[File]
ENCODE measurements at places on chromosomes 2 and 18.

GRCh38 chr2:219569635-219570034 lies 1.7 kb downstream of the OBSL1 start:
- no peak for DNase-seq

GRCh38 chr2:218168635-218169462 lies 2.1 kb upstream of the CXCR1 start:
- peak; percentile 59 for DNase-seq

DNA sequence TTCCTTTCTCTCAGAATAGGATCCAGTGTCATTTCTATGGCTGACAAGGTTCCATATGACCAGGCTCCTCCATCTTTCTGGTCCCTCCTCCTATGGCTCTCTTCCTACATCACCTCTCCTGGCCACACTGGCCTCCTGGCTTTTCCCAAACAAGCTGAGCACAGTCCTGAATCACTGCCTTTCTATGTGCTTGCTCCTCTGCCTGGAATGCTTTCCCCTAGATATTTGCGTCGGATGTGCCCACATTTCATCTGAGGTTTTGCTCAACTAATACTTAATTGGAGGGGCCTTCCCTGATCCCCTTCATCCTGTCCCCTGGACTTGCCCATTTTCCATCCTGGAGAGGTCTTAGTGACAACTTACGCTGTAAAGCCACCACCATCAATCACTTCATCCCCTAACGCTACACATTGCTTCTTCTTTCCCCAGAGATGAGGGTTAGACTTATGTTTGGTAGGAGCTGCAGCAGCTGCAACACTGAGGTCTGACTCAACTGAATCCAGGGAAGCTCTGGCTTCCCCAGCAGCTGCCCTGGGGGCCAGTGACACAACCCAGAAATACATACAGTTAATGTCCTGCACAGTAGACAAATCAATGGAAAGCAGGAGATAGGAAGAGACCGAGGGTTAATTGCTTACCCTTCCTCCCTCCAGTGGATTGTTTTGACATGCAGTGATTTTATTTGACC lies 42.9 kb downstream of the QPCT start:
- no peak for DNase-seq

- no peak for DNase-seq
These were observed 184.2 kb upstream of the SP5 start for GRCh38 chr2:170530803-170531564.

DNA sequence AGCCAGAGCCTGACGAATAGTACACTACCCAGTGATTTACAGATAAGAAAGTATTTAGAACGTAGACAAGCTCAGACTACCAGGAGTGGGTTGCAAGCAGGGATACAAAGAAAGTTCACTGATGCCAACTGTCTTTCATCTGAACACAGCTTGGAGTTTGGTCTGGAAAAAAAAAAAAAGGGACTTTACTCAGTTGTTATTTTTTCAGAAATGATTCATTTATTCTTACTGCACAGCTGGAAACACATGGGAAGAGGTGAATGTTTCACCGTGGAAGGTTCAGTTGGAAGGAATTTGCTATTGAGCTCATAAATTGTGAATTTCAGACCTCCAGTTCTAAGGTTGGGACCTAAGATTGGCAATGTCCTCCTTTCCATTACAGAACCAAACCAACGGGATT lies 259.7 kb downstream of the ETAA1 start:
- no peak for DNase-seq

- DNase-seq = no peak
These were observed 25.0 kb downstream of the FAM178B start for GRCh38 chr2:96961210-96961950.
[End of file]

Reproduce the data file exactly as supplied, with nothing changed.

ENCODE measurements at places on chromosomes 2 and 18.

GRCh38 chr2:219569635-219570034 lies 1.7 kb downstream of the OBSL1 start:
- no peak for DNase-seq

GRCh38 chr2:218168635-218169462 lies 2.1 kb upstream of the CXCR1 start:
- peak; percentile 59 for DNase-seq

DNA sequence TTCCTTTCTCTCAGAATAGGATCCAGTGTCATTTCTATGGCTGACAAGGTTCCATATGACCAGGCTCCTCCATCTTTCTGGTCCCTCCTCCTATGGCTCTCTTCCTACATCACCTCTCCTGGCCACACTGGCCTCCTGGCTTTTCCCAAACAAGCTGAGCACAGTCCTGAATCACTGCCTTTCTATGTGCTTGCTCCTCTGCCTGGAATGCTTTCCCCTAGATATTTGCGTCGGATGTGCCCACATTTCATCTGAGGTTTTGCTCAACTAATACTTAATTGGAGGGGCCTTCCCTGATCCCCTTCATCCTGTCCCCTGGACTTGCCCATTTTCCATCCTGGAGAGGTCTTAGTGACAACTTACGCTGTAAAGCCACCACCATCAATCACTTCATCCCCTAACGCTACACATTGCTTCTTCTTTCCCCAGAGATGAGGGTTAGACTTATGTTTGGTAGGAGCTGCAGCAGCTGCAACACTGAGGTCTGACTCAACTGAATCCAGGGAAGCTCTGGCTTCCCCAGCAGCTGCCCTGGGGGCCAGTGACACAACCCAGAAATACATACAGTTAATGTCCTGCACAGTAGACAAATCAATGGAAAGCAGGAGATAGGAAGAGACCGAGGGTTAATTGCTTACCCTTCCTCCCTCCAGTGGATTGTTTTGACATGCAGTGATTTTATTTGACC lies 42.9 kb downstream of the QPCT start:
- no peak for DNase-seq

- no peak for DNase-seq
These were observed 184.2 kb upstream of the SP5 start for GRCh38 chr2:170530803-170531564.

DNA sequence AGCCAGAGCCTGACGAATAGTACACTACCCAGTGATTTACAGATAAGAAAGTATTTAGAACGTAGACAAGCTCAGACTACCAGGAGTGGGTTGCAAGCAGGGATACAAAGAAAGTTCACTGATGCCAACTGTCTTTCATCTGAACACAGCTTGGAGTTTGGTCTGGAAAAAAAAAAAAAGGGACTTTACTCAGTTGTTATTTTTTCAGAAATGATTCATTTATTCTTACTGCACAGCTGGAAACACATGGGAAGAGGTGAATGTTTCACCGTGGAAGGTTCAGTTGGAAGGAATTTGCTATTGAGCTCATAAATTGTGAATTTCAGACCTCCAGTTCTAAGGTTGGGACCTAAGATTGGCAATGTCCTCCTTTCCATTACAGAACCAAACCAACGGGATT lies 259.7 kb downstream of the ETAA1 start:
- no peak for DNase-seq

- DNase-seq = no peak
These were observed 25.0 kb downstream of the FAM178B start for GRCh38 chr2:96961210-96961950.